Holding Back
Off the Wall, March 26,
2015

When Alfredo Nunzarino, Naples, Florida, performs throughout the world, entertaining everyone who visits the many palaces and places where musicians gather to share with the world the classical masterpieces, he is always applauded with standing ovations for his accomplishments with the piano.

Concert goers have a hard time holding back their outbursts of “bravo,” cheers, followed always by the words, “more, more, more.” He seems to bring that special appeal to the many halls he visits with music everyone loves.

James Bridgenose, Rookland, VA, loves to laugh and convey little stories when he hears them. A matter of fact, he wants me to listen even when the times may not be suited.

Recently, while getting out of the shower, I heard the telephone ring. Thinking it was one of my children, I dabbed off my person just enough so I wouldn’t leave too big of a water trail on my way to the kitchen. I then raced to the phone and picked up the receiver just before the answering machine activated and spoke my opening greeting. “Volkmann speaking…” I said. “Bridgenose speaking…” he stated.

Now, the only reason I say what I say is that many times people will call to enlighten me as to a particular happening that may prove worthy for an upcoming column. I want to sound as professional as possible.

At no time does he ever ask if this is a good time to call. He’ll jump right into his presentation. Don’t even suggest the idea of telling him I will call him back. It’s a “no-goer” here. He was given a free cell phone and doesn’t know his number. I know there are other ways to contact him, but since he calls nightly, I usually plan on lengthening the conversation the next coming evening.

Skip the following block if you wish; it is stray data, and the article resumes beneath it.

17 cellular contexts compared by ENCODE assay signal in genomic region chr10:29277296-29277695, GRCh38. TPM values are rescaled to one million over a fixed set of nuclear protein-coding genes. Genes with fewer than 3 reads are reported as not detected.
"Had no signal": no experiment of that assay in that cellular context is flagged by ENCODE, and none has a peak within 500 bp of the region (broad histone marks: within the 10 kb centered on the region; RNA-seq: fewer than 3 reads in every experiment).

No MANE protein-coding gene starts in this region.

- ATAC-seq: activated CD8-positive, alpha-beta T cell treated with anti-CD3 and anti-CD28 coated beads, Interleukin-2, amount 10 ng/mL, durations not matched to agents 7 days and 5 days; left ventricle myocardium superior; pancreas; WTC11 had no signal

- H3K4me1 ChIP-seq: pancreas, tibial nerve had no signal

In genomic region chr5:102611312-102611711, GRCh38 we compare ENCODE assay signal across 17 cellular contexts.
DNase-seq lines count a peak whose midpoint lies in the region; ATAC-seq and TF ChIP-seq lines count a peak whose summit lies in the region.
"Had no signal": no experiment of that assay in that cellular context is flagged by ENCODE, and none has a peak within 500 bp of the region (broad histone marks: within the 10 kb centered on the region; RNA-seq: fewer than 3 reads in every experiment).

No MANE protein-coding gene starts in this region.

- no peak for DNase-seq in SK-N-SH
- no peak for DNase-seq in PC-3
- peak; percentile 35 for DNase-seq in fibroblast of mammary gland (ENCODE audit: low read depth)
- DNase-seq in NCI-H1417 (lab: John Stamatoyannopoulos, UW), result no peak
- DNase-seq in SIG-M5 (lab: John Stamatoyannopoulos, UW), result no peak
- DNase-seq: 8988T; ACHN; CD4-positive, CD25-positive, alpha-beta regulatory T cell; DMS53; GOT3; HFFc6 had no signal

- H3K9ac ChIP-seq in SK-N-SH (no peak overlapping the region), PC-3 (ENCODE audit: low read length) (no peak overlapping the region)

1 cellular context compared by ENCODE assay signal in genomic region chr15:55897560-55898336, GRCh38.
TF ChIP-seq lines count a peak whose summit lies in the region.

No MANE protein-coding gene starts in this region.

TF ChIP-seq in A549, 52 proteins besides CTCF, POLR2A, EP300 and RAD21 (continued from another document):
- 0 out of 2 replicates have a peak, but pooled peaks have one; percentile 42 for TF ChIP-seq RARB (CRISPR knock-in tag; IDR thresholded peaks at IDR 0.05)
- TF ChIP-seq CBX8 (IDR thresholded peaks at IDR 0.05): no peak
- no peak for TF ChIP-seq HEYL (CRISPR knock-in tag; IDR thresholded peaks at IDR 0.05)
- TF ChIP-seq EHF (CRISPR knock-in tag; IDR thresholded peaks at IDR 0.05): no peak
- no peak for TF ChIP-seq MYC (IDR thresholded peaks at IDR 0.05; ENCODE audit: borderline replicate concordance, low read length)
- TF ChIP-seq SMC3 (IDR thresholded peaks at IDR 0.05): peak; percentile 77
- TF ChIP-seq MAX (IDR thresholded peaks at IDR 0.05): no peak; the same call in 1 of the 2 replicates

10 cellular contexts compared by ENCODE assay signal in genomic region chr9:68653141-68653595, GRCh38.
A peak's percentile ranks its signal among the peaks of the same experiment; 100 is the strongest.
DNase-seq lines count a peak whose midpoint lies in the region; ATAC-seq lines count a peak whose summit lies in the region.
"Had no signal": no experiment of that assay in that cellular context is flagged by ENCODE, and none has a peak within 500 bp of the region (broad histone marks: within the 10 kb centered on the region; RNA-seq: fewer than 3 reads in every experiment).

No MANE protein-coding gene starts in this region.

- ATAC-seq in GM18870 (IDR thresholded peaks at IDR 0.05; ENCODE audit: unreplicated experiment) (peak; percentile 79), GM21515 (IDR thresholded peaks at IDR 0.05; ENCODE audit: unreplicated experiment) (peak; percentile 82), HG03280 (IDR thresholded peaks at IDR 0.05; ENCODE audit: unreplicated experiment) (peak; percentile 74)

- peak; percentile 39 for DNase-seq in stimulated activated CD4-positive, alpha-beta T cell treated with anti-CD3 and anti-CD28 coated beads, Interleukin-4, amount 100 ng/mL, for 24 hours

A couple of weeks ago, the phone rang and I picked up the receiver and learned he was on the other end. In high spirits I said, “Hi James,” to which he replied, “Gee, you are in a good mood.”
I decided by not holding back, I was hoping my cheerfulness would rub off on him and prompt him to change his mood a bit.

With that he said, “I want to tell you a little story.” I had to go to a meeting at city hall and tried to tell him I couldn’t hear it that evening, but for this senior citizen, there was no holding back. “Listen, listen,” he said. So I did as he asked.

“A woman was trying hard to get the ketchup out of the jar. During her struggle the phone rang so she asked her four year-old daughter to answer it. ‘Mommy can’t come to the phone to talk to you right now. She’s hitting the bottle!’”

He would then say, “Isn’t that cute?” No denial in this case. This was certainly amusing. I will say that.

I think these examples of ‘holding back,’ once thought about, can pretty much be easily understood. Consider the messages in the remaining examples.

Marc Daspott, North Huntingdon, telephoned me recently and asked if I was aware how long ago tithing came into play? We chatted about the subject and then moved on.

We alluded to the fact that it’s astonishing that people don’t realize that 90% of the money one owns belongs to God. And to top it off, scripture tells that we are to return only 10% back to Him. Yet, how many church goers hold back that small amount of earnings which are supposed to be sacrificed either to one’s church, the needy, or to the charity of one’s choice?

Look around you. There are people who are hurting. In this land where there is so much wealth, poverty exists to extent or another, everywhere. Don’t turn the other cheek and ignore those who may be having a hard time, but may be afraid to ask for help.

Holding back does not only refer to material possessions. Restraining physical actions fall under this category as well.

Homer Zipitt, Hudson, Texas, didn’t care if his speech was offensive. No one was going to tell him to hold back, he told his friends.

Finally, there is Wanda Will, Latrobe. She has been baptized by the Holy Spirit. When led to certain individuals, she will gently lay her hand on people arms when God wants her to convey His love. She never holds back.


- Paul J. Volkmann
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